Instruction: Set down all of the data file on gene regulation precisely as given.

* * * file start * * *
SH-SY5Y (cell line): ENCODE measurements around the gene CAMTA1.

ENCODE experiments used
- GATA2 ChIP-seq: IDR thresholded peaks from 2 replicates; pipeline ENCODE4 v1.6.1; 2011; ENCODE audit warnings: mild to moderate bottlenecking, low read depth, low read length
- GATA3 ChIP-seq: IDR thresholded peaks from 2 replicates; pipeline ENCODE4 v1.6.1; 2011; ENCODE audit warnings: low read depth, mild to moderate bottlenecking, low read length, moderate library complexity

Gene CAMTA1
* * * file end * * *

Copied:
SH-SY5Y (cell line): ENCODE measurements around the gene CAMTA1.

ENCODE experiments used
- GATA2 ChIP-seq: IDR thresholded peaks from 2 replicates; pipeline ENCODE4 v1.6.1; 2011; ENCODE audit warnings: mild to moderate bottlenecking, low read depth, low read length
- GATA3 ChIP-seq: IDR thresholded peaks from 2 replicates; pipeline ENCODE4 v1.6.1; 2011; ENCODE audit warnings: low read depth, mild to moderate bottlenecking, low read length, moderate library complexity

Gene CAMTA1